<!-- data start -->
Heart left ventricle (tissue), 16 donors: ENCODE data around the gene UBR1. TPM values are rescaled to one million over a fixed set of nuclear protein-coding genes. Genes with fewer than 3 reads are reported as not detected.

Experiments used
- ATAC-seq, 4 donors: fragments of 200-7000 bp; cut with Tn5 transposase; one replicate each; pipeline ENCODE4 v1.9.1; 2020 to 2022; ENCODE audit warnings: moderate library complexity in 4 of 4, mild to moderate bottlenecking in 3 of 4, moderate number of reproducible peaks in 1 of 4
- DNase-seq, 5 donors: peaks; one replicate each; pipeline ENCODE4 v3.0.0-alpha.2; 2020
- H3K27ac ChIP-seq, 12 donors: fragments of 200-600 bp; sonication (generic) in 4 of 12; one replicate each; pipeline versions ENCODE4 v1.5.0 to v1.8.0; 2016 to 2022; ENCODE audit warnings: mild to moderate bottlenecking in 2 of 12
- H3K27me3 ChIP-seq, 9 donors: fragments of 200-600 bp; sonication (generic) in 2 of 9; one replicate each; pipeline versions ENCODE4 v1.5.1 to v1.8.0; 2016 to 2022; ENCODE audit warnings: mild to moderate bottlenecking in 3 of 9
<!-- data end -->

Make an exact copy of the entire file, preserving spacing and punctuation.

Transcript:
Heart left ventricle (tissue), 16 donors: ENCODE data around the gene UBR1. TPM values are rescaled to one million over a fixed set of nuclear protein-coding genes. Genes with fewer than 3 reads are reported as not detected.

Experiments used
- ATAC-seq, 4 donors: fragments of 200-7000 bp; cut with Tn5 transposase; one replicate each; pipeline ENCODE4 v1.9.1; 2020 to 2022; ENCODE audit warnings: moderate library complexity in 4 of 4, mild to moderate bottlenecking in 3 of 4, moderate number of reproducible peaks in 1 of 4
- DNase-seq, 5 donors: peaks; one replicate each; pipeline ENCODE4 v3.0.0-alpha.2; 2020
- H3K27ac ChIP-seq, 12 donors: fragments of 200-600 bp; sonication (generic) in 4 of 12; one replicate each; pipeline versions ENCODE4 v1.5.0 to v1.8.0; 2016 to 2022; ENCODE audit warnings: mild to moderate bottlenecking in 2 of 12
- H3K27me3 ChIP-seq, 9 donors: fragments of 200-600 bp; sonication (generic) in 2 of 9; one replicate each; pipeline versions ENCODE4 v1.5.1 to v1.8.0; 2016 to 2022; ENCODE audit warnings: mild to moderate bottlenecking in 3 of 9